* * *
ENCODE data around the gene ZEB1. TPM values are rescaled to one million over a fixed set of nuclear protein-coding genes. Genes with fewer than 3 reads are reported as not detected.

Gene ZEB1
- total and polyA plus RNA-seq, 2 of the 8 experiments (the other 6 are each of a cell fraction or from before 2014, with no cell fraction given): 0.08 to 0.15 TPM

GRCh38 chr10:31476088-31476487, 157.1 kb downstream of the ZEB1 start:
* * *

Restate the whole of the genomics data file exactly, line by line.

ENCODE data around the gene ZEB1. TPM values are rescaled to one million over a fixed set of nuclear protein-coding genes. Genes with fewer than 3 reads are reported as not detected.

Gene ZEB1
- total and polyA plus RNA-seq, 2 of the 8 experiments (the other 6 are each of a cell fraction or from before 2014, with no cell fraction given): 0.08 to 0.15 TPM

GRCh38 chr10:31476088-31476487, 157.1 kb downstream of the ZEB1 start: